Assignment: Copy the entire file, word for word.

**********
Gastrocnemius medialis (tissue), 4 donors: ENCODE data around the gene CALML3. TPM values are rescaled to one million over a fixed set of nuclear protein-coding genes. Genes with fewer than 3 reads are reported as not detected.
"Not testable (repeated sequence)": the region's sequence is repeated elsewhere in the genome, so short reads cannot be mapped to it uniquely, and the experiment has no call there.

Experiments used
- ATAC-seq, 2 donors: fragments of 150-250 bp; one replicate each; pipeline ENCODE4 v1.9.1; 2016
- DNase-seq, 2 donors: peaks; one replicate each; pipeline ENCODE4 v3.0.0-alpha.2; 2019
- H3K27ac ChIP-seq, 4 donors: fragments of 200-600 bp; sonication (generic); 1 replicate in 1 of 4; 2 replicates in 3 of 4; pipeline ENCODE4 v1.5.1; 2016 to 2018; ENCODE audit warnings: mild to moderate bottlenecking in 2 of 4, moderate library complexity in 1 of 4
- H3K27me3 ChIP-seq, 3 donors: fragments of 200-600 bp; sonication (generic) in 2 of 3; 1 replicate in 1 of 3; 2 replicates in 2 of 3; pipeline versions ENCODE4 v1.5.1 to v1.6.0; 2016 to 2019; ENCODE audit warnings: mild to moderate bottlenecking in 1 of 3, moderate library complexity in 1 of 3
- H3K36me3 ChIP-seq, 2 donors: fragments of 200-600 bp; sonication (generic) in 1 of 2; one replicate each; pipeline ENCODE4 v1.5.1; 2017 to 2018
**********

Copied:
Gastrocnemius medialis (tissue), 4 donors: ENCODE data around the gene CALML3. TPM values are rescaled to one million over a fixed set of nuclear protein-coding genes. Genes with fewer than 3 reads are reported as not detected.
"Not testable (repeated sequence)": the region's sequence is repeated elsewhere in the genome, so short reads cannot be mapped to it uniquely, and the experiment has no call there.

Experiments used
- ATAC-seq, 2 donors: fragments of 150-250 bp; one replicate each; pipeline ENCODE4 v1.9.1; 2016
- DNase-seq, 2 donors: peaks; one replicate each; pipeline ENCODE4 v3.0.0-alpha.2; 2019
- H3K27ac ChIP-seq, 4 donors: fragments of 200-600 bp; sonication (generic); 1 replicate in 1 of 4; 2 replicates in 3 of 4; pipeline ENCODE4 v1.5.1; 2016 to 2018; ENCODE audit warnings: mild to moderate bottlenecking in 2 of 4, moderate library complexity in 1 of 4
- H3K27me3 ChIP-seq, 3 donors: fragments of 200-600 bp; sonication (generic) in 2 of 3; 1 replicate in 1 of 3; 2 replicates in 2 of 3; pipeline versions ENCODE4 v1.5.1 to v1.6.0; 2016 to 2019; ENCODE audit warnings: mild to moderate bottlenecking in 1 of 3, moderate library complexity in 1 of 3
- H3K36me3 ChIP-seq, 2 donors: fragments of 200-600 bp; sonication (generic) in 1 of 2; one replicate each; pipeline ENCODE4 v1.5.1; 2017 to 2018